by Devorah Weinmann
In the spring of 1990, I sat facing the public school psychologist across a conference table. He came to discuss my request that my soon-to-be adopted, foster daughter be placed in the ‘four-year-old program’. Normally, a child of her age would enter kindergarten, but I requested the test because I had noticed her difficulty in some areas of learning. He had just finished testing Diana and brought her to the room where I was waiting. The psychologist gave Diana some crayons and set her up at the table with us. He started the interview by saying, “I have a few questions. Can I assume that Diana’s mother never took her home from the hospital?”
I remember standing up and whisking Diana and her drawing materials into the next room. I plopped her down on the floor and said, “Here, Di. You sit and draw in here for a few minutes, okay?” Closing the door slightly, I returned to the psychologist. He didn’t comment. Not on my obvious discomfort or on the fact that perhaps his behavior had been inappropriate. He just continued. As he asked question after question. I lost interest in looking him in the face, so many thoughts swirling in my head. Instead, I studied his hands. Beautiful hands, they were. Spotlessly clean with no calluses. His nails were covered with a sheen of newly applied clear nail polish. Polish that was missing from his soul. Polish it takes to show that you care how another person feels.
I asked if he wouldn’t reconsider my request to put her in the ‘four-year-old program’ as I felt she was six months delayed in her learning. The interview ended with the psychologist telling me that “any child that looks as good as Diana” will be placed in a class based on age. He said that if she had difficulty, they would hold her back the following year. He then added, ” You run the risk of being over-protective with this child.”
Well, guess what? At that moment in her life I felt that “over-protective” was just what she needed. And it was amazing to me that the psychologist couldn’t see it. After all, I had just told him how Diana had five different homes during her first nineteen months of life. How, during those nineteen months, she had been hospitalized several times for unexplained injuries. Despite this, he still felt that she should enter kindergarten. And well, if she couldn’t cut it, they’d lust hold her back in first grade, setting her up for yet another disappointment. “You’ll see,” he told me, “She’ll be fine.” Diana never attended that program, she never got on that yellow bus in September and I never called them back.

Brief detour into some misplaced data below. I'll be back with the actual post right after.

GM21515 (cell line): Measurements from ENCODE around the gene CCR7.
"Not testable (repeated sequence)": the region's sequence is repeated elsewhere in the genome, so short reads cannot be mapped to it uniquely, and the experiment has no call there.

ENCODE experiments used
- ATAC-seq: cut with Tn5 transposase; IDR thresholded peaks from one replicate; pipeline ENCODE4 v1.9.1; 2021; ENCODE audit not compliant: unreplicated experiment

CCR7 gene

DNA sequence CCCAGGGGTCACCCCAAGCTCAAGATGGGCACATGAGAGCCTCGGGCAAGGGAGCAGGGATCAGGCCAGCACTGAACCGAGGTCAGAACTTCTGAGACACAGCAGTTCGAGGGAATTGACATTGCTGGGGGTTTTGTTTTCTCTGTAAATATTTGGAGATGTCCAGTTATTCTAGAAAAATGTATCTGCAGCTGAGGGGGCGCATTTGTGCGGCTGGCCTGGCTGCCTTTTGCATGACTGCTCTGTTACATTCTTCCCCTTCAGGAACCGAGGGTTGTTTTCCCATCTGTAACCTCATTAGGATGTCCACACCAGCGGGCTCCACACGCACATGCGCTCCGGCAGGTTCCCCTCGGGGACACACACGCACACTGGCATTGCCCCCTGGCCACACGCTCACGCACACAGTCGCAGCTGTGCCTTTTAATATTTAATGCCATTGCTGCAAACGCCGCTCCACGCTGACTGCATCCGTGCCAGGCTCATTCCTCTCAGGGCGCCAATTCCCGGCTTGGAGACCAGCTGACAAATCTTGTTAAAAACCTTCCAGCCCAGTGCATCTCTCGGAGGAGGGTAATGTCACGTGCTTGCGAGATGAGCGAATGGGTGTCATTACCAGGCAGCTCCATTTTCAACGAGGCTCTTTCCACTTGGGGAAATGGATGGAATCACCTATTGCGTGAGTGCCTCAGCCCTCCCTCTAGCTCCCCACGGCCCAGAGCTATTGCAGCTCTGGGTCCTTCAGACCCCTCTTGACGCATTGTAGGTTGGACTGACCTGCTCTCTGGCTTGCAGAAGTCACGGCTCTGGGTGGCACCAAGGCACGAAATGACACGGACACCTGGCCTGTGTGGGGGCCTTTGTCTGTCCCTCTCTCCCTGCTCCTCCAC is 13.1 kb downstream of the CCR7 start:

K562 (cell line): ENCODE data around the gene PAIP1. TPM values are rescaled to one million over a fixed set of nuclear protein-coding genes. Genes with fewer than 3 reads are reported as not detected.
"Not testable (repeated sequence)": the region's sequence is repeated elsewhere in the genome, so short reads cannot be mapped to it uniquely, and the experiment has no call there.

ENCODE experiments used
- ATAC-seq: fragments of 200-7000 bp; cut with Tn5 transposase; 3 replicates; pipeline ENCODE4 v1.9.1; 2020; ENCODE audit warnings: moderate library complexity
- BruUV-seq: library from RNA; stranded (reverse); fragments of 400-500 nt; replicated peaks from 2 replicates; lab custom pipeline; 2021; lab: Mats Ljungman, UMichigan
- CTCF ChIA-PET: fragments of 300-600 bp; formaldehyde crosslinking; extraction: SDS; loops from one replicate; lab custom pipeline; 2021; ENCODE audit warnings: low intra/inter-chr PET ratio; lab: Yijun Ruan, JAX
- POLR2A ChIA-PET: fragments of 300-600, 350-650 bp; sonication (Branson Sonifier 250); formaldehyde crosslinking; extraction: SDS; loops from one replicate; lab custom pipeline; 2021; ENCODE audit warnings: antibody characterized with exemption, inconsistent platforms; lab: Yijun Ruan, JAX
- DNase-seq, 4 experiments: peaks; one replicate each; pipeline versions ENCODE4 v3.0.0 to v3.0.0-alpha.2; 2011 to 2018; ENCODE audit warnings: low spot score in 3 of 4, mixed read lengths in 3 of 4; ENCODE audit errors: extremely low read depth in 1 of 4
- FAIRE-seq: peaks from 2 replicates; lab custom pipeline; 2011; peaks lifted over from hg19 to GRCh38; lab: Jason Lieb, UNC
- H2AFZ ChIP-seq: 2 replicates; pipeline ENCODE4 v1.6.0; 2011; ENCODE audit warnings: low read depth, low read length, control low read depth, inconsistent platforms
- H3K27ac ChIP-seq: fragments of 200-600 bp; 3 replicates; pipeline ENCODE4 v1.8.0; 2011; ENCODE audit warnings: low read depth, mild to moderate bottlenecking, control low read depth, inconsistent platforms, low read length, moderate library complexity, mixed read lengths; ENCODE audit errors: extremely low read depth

At this time, I’m a local home education support group coordinator. In fact, I have been for 10 years now. In this capacity, get phone calls from people who are just beginning to think about educating their children at home. One of the questions they frequently ask is… why I decided to educate my children at home. I usually say. “The reasons I started are not the same as the reasons I have continued.”
I don’t tell them about the sweet and cautious foster child that needed more time to bond with her new siblings and parents. I don’t explain how I realized that the adults I would be leaving her with would be so uncaring. As in, not caring about who she was and how much she had to overcome.
So, I just say that it is a lifestyle choice that has suited our family. And it has. Diana is now sixteen. She has always been home educated. Last year she was accepted, by audition, in a half-day performing arts high school. She continues to study academics at home and attends a private cosmetology school three evenings a week and on Saturdays.
I guess that’s why we made this choice… so she could become the unique person that she is.
Did I really know how things would turn out? No way. But had my heart to guide me.
©2001 Devorah Weinman